Sleepy Hollow resident B.K. Fischer has been chosen as Westchester’s first poet laureate, a newly-created two-year position awarded by the county in partnership with ArtsWestchester. Fischer is the author of five books of poetry and teaches at Columbia University. We caught up with her to discuss her inaugural role.
RJ: Where did you grow up? Was art a big part of your upbringing?
BK: I grew up in Gambrills, Maryland, living on a steady diet of books from the public library. I always loved the arts, and found my way into arts experiences in school and at the urging of some great teachers—dance, crafts, music, museums, writing. I can’t sing at all, though.
RJ:When did you begin writing poetry?
BK: Apparently when I was five. My mother has a few verses I dictated to her on the occasion of my friend’s sixth birthday, in which I lament that I am still only five. I wrote poems and stories throughout my growing up, and I sought out writing teachers and literary life – magazines, newspapers, summer writing groups – starting in middle school, and then all the way through the lucky years of a very long education.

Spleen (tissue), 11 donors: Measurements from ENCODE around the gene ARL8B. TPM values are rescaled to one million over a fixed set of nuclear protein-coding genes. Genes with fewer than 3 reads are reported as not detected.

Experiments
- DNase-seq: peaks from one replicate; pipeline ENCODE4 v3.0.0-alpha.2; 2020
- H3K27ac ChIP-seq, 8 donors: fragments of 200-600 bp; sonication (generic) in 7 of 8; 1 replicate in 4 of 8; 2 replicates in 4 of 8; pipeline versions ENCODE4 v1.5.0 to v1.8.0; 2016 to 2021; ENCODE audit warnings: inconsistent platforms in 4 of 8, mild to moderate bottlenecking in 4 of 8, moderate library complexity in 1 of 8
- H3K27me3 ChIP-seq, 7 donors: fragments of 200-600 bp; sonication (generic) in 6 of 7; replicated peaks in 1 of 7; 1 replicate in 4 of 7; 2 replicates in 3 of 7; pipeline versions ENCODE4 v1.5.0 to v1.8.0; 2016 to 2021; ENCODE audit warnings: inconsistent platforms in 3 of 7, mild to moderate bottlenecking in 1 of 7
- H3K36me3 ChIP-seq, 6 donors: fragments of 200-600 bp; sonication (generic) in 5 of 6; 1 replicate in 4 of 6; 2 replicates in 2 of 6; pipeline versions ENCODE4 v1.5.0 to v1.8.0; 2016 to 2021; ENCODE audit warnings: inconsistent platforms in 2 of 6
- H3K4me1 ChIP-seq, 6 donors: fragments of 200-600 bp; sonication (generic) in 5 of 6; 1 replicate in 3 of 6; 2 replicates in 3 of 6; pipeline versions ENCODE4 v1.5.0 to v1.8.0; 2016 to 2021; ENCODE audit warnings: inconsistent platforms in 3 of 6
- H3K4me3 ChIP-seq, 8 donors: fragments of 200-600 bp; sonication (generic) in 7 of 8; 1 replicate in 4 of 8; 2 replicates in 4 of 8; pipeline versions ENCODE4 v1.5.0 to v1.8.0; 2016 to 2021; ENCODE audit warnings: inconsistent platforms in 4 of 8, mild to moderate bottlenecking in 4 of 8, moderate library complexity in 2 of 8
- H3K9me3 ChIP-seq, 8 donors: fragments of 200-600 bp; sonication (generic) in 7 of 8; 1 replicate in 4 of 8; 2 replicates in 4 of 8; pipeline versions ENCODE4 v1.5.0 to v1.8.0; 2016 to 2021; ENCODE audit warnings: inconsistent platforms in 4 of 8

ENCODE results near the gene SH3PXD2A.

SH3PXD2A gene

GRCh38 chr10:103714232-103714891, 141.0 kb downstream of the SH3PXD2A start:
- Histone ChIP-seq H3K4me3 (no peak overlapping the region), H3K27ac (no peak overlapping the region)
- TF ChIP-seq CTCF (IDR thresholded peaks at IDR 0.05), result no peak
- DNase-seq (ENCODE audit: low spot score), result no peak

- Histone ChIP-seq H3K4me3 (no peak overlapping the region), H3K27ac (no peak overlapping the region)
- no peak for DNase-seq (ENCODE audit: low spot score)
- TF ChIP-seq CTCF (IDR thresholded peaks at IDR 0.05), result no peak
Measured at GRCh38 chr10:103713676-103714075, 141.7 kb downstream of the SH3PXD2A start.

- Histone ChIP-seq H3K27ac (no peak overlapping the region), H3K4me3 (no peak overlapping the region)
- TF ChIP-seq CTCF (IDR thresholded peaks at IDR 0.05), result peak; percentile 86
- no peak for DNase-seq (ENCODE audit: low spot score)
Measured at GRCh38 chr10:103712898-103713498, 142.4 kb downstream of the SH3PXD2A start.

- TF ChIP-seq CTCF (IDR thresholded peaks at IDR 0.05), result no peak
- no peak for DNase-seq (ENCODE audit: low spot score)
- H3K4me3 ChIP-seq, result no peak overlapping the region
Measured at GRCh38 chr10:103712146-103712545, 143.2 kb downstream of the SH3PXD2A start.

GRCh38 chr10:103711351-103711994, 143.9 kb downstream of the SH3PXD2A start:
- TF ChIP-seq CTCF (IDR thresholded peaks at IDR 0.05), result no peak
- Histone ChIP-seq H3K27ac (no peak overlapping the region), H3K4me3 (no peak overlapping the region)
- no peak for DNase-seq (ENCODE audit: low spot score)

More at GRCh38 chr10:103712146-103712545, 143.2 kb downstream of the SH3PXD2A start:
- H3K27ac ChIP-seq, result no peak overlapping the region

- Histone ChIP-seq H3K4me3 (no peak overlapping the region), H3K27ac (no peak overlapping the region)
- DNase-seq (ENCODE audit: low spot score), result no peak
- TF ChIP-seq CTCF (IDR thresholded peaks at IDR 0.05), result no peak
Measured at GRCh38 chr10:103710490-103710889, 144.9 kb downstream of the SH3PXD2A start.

RJ: As Westchester’s first poet laureate, this will be a foundational role. What do you hope to achieve over the next two years?
BK: I’ll strive to serve and amplify the diverse voices of our communities. I believe all poetry is dialogue—a conduit not only for expression but for collective energy, empathy, and connection.
RJ: Quarantine limits some aspects of your role. What are some ways you hope to bring people together remotely?
BK: We’re starting with virtual readings and programs, online events that anyone can tune in to from home. As soon as we can gather outdoors again, I hope to host an event on the waterfront to celebrate the beauty of Westchester’s landscapes between the Hudson and the Sound. Poets are engaging deeply with this moment of environmental reckoning.
RJ: Poetry is having a moment right now, especially after Amanda Gorman’s readings stole the show at the inauguration and Super Bowl. If someone wants to start reading poetry, what are some good entry points?
BK: A great anthology for young people is Please Excuse This Poem: 100 New Poets for the Next Generation, edited by Lynn Melnick and Brett Fletcher Lauer. Another great place to start is Best American Poetry 2020, edited by Paisley Rekdal and David Lehman, a glimpse of some of the best poets writing now. And sign up for the Poem-a-Day from the Academy of American Poets, a jolt to start your morning: https://poets.org/poem-a-day.
RJ: What local poetry resources do you recommend?
BK: Check out the incredible programming at the Hudson Valley Writers Center! Great stuff is always happening there—virtually and hopefully soon in the physical realms again. The Katonah Museum of Art also has a world-class poetry series, not to be missed.
Fischer’s latest book, Ceive, comes out in September. In this story told through poems, a Sleepy Hollow woman survives a catastrophic collapse of society in a reimagining of Noah’s Ark set on a container ship. She describes it as “a meditation on loss, survival, and hope.”